Beyond React 16: Time Slicing and Suspense API

  • The latest release of ReactJS which is React 16 ships with a lot of features such as , , , and many others.
  • A sneak peek into new features coming to React was demoed by the creator of Redux and React core team member, Dan Abramov at JSConf Iceland, 2018.
  • Making it easier for developers to build great user experiences using ReactJS has always been the goal of the ReactJS team.
  • Time-slicing allows ReactJS, which now runs on React Fiber, to split computations of updates on children components into chunks during idle callbacks and rendering work is spread out over multiple frames.
  • Besides the steps shown in this section, the guide also shows: – – I’m overwhelmed by the engagement of React core team members with members of the JavaScript community in landing new features in React.

Time Slicing, Suspense and the Fetcher API are new features and concepts that will land soonest in stable releases of ReactJS. Learn how they work.
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Clean Code vs. Dirty Code: React Best Practices

Clean code vs. dirty code: React best practices  #ReactJS

  • This article will focus on clean code practices as they apply to modern React software development.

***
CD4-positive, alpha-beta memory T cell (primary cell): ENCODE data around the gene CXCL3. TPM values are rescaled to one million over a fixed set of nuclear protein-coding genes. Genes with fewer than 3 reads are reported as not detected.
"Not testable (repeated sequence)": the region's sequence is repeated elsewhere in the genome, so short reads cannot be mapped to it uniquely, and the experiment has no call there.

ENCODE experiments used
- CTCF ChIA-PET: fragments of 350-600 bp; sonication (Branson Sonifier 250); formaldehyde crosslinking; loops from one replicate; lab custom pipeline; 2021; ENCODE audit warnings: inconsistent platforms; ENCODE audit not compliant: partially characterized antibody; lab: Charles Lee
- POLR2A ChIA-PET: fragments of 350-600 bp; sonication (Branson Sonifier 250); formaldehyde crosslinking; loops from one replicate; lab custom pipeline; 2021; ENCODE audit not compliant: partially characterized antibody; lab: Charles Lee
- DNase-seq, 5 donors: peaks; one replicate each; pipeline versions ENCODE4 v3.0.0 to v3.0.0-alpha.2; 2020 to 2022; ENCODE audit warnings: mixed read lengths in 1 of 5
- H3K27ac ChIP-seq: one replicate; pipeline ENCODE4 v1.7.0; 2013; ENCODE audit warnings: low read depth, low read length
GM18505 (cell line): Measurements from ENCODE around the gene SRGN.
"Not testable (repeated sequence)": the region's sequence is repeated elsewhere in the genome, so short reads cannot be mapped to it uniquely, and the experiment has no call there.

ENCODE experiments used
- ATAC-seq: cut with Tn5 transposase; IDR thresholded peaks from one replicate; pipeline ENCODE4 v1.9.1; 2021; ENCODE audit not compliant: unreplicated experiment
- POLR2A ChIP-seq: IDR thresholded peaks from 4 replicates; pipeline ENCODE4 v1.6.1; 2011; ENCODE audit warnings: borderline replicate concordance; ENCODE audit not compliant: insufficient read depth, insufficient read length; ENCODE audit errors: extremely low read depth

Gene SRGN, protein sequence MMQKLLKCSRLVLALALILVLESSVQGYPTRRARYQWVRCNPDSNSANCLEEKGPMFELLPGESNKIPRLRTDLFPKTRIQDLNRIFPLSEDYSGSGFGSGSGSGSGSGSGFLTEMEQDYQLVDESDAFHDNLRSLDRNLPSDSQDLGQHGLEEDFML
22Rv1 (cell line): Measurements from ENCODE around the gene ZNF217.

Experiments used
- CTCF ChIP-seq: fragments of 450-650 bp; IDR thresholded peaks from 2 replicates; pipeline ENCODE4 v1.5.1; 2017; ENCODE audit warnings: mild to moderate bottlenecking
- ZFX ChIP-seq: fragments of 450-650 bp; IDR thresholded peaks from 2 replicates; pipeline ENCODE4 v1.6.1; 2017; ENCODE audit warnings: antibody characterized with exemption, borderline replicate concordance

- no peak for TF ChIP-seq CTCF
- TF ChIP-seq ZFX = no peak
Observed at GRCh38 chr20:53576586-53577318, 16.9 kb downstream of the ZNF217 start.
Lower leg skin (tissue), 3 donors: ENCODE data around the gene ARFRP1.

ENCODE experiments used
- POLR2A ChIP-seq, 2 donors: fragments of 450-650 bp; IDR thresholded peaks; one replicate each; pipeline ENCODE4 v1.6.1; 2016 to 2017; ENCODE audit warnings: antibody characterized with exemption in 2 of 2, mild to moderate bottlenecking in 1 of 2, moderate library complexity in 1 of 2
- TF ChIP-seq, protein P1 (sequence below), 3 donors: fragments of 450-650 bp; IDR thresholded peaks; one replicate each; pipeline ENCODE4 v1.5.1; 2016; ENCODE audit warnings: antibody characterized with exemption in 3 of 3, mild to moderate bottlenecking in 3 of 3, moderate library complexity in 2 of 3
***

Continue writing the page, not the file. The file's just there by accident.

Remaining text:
• Many React developers rely on Jest for a zero-configuration test runner and to produce code coverage reports.
  • And don’t discount the “rewrite factor” and time spent fixing comments from code reviews.
  • The advantage of letting React set your prop defaults, however, is that it produces more efficient code, defaults props in a based lifecycle component, as well as allows your default values to be checked against .
  • For example, the following component is ripe for converting to an SFC. – – The clean version clears a lot of the screen clutter of the dirty version.

Clean code is a consistent style of programming that makes your code easier to write, read, and maintain. Discover how to make your React code cleaner using easy-to-follow examples.
Continue reading “Clean Code vs. Dirty Code: React Best Practices”

Clean Code vs. Dirty Code: React Best Practices

Clean #Code vs. Dirty Code: #ReactJS Best Practices:  by @donavon #JavaScript

  • This article will focus on clean code practices as they apply to modern React software development.
  • Many React developers rely on Jest for a zero-configuration test runner and to produce code coverage reports.
  • And don’t discount the “rewrite factor” and time spent fixing comments from code reviews.
  • The advantage of letting React set your prop defaults, however, is that it produces more efficient code, defaults props in a based lifecycle component, as well as allows your default values to be checked against .
  • For example, the following component is ripe for converting to an SFC. – – The clean version clears a lot of the screen clutter of the dirty version.

Clean code is a consistent style of programming that makes your code easier to write, read, and maintain. Discover how to make your React code cleaner using easy-to-follow examples.
Continue reading “Clean Code vs. Dirty Code: React Best Practices”